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Fisheries ministry needed for sector development and better exports


The Myanmar livestock and fisheries sectors have not lived up to their potential under the remit of the Ministry of Agriculture, Livestock and Irrigation and needs to be a separate ministry in order to fully grow and develop, said U Zaw Aye Maung, Rakhine ethnic minister in Yangon Regional Government.

“In the past, livestock and fisheries were growing successfully as they were managed separately from agriculture. If we want to develop the fisheries industry, we need it to be under a different ministry with decision makers both at the Union and regional level,” U Zaw Aye Maung said, adding that new legislation is needed to replace the existing outdated rules and regulations for the fisheries sector.

The calls for more leadership and focus on fisheries come as the sector struggles with issues such as lack of finance, transport infrastructure, data and communications and even land for fish farming.

Even though there are plans to establish a 10,000 acre fisheries zone for farming fish in Kungyangon Township in Yangon, for example, progress has been waylaid by delays in obtaining permits to convert land for agriculture into space for fish farms. Ayeyarwady, Mon and Tanintharyi face similar permit issues.

Importantly, the livestock and fisheries sectors hold strong export potential. In 2017-18, Myanmar exported just over 570,000 tonnes of fisheries worth US$712 million, the highest amount in history.

Yet, despite enjoying long coastlines, Myanmar’s fisheries sector still lags behind its neighbours in terms of scale and competitiveness, said Dr Zaw Oo, executive director at the Centre for Economic and Social Development.

“Improvements are also needed along the entire supply chain, such as in fish feed production, water quality management, preventive and curative support against disease, post harvest technology and aquaculture,” he said.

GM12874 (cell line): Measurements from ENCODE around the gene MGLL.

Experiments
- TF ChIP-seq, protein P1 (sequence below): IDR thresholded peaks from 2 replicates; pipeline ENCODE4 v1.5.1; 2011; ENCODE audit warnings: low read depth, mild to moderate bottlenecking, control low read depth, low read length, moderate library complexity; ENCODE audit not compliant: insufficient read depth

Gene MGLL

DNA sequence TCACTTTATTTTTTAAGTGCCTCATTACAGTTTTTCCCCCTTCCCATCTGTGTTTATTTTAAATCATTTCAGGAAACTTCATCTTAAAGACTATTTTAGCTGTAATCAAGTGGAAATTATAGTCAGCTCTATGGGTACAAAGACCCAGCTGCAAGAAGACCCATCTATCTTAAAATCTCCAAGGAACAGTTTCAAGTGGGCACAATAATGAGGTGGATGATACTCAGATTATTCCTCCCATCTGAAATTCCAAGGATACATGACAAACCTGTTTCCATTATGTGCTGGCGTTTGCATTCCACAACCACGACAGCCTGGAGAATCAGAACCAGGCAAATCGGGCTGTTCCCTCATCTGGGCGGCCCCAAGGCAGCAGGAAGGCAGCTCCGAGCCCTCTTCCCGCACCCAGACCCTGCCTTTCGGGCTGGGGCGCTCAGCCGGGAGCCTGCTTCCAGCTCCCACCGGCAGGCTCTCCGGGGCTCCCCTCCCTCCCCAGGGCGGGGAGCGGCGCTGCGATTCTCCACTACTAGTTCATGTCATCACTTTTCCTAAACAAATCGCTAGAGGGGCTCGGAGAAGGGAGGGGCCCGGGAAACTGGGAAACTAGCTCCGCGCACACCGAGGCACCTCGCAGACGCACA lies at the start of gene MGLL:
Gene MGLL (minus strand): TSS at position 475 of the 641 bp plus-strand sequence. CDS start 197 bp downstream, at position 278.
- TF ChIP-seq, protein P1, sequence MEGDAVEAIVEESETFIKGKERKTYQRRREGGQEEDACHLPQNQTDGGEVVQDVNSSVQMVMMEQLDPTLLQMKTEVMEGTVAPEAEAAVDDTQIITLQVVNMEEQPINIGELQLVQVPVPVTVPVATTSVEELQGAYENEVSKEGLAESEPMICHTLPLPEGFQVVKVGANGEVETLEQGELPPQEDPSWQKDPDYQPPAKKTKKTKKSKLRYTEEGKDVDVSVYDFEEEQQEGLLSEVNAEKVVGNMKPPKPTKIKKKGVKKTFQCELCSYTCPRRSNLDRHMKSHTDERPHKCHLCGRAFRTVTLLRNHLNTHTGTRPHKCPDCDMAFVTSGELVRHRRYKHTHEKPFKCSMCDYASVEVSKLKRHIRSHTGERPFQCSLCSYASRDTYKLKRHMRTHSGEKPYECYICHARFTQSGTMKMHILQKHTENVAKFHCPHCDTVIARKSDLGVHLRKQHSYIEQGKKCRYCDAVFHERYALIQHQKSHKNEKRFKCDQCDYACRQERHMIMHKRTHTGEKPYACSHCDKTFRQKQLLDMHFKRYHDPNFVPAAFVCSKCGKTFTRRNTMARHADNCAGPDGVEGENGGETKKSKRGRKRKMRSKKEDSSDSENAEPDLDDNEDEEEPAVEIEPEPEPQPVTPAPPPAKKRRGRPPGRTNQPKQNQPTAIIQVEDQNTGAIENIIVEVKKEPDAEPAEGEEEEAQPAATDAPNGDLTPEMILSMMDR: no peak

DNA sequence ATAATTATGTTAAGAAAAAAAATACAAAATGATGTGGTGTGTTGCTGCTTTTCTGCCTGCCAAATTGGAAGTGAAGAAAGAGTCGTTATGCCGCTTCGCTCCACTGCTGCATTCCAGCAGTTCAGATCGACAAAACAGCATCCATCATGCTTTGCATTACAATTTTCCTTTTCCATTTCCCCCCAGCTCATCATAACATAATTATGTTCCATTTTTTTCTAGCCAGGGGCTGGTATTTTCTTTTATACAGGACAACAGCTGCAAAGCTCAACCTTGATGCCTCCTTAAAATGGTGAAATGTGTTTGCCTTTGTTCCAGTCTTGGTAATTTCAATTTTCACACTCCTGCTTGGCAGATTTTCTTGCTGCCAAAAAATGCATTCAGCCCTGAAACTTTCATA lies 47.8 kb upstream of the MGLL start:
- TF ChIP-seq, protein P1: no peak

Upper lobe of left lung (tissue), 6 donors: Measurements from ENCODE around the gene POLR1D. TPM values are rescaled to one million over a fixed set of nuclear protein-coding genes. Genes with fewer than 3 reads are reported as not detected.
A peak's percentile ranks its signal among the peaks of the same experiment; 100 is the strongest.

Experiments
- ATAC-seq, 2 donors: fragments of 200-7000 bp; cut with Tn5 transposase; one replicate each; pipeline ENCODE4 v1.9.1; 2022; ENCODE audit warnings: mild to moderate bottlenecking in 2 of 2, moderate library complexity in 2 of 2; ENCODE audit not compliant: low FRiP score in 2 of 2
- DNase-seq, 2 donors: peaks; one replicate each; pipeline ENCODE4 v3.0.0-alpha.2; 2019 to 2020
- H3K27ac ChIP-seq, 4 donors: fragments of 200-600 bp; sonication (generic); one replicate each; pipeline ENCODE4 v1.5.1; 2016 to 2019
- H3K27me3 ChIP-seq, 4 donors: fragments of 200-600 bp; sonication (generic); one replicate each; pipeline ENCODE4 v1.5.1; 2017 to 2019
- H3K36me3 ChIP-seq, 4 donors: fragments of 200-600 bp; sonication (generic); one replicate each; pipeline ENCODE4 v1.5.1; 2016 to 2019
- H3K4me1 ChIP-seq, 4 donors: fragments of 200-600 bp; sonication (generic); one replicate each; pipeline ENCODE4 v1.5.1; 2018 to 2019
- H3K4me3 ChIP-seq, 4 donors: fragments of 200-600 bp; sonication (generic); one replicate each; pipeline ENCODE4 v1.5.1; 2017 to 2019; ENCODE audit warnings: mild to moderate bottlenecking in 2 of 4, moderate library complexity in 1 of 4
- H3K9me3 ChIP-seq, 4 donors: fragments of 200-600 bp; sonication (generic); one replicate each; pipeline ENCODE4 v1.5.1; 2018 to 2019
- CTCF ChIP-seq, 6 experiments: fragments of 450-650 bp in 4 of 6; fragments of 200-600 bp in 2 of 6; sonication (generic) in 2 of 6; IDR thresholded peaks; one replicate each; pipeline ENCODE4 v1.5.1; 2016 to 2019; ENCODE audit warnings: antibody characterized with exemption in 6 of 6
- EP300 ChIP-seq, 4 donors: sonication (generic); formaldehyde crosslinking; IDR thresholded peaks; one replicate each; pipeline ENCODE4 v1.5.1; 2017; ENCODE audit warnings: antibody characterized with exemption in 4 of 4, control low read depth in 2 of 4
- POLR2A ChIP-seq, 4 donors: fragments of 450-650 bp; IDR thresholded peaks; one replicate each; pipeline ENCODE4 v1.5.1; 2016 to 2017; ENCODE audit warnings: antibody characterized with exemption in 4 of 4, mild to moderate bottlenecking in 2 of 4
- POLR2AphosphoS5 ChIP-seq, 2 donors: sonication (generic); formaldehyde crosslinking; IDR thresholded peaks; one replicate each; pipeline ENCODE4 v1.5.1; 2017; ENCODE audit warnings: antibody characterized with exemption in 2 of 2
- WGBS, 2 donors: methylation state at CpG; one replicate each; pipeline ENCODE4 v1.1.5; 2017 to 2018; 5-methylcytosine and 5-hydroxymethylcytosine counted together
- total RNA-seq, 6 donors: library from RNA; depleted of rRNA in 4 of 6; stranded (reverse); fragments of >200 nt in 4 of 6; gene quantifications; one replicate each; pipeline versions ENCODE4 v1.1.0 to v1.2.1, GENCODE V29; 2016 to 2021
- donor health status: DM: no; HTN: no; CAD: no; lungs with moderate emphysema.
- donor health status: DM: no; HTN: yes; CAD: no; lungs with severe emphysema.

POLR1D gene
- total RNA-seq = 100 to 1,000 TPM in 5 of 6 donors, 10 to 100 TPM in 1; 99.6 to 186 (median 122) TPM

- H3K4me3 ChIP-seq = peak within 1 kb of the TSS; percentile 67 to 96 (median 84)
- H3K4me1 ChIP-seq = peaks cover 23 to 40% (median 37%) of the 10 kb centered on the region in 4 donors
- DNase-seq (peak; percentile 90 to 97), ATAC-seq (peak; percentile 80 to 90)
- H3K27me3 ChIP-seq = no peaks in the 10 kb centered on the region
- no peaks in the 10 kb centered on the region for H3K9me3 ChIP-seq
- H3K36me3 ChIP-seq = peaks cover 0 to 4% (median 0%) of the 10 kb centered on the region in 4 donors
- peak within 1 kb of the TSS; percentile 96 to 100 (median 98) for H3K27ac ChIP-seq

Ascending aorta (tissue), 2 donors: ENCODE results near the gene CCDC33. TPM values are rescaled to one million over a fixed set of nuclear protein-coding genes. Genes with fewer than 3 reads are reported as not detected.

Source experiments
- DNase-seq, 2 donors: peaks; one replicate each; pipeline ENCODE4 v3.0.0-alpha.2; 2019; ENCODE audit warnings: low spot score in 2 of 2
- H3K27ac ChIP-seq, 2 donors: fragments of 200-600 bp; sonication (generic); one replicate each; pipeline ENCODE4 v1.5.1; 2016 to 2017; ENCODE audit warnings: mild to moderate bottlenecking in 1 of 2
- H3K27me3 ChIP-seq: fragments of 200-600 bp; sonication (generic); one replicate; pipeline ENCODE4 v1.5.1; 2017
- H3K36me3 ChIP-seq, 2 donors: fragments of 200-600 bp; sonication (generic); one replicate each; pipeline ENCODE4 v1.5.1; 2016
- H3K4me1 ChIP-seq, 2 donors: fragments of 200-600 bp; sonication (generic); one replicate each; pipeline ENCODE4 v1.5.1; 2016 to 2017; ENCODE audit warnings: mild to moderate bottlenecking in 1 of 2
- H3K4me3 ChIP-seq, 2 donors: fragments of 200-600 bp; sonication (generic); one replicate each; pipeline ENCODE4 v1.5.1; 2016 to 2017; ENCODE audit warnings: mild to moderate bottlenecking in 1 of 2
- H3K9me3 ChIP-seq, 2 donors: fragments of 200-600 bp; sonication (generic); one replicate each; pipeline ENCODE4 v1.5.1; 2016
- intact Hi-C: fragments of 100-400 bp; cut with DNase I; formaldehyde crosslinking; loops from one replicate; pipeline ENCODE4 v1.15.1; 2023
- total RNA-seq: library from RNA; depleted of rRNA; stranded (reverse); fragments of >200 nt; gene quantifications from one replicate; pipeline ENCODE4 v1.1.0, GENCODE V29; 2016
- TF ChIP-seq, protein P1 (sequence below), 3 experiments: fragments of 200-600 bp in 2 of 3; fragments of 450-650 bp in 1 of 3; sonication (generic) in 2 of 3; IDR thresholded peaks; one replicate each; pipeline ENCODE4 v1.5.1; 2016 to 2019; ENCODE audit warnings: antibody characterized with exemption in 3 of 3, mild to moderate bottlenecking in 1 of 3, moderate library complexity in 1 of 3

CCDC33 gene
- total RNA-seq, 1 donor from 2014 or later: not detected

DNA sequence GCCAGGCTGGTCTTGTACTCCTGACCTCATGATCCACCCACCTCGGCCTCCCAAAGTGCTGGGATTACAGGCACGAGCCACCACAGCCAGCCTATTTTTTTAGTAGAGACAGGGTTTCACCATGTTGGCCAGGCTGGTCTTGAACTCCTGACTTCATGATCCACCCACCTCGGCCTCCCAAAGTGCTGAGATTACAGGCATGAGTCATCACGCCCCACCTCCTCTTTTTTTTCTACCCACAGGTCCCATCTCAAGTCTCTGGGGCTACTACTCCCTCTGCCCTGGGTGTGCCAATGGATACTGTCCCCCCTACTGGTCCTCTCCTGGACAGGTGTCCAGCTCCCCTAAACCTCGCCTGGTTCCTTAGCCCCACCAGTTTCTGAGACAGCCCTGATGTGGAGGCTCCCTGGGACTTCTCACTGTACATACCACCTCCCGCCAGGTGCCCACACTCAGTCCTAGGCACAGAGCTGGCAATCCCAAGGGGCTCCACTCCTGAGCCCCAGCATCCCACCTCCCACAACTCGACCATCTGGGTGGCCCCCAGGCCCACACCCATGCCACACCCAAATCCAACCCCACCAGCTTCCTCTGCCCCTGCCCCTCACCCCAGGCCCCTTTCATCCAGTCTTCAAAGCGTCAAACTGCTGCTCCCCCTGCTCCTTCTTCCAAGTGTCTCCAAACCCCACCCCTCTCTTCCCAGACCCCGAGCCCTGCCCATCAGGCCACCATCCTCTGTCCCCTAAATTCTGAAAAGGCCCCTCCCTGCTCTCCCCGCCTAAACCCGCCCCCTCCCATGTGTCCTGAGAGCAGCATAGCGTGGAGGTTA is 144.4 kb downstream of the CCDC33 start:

In February, dialogues commenced on the drafting of a National Aquaculture Development Plan (NADP), which will set out long term national objectives to foster the future development of the fisheries sector.

On Tuesday, state and regional consultations for the NADP were held in Yangon. The objective of these consultations is to gather vital feedback from key stakeholders from different states and regions to ensure that as many inputs as possible are heard during the development of the NADP, U Zaw Oo said.

The NADP will focus on upgrading the entire value-chain and linking the Myanmar fisheries sector with global markets.

The drafting process is expected to be completed by February next year, after which it will be submitted to the government and linked to the existing legislation. “Then, we will develop state and regional level working programmes,” U Zaw Oo said.

“If the NADP is successful, it will help the whole sector develop and invite investments from international investors. Currently, the fisheries sector is receiving support mainly from NGOs and other aid organisations,” said U Win Kyaing, Secretary General of Myanmar Fisheries Federation.

The NADP will also be aligned with the objectives of the Myanmar’s Sustainable Development Plan, National Export Strategy, Agriculture Development Strategy and Myanmar Investment Promotion Plan.

Source: Myanmar Times

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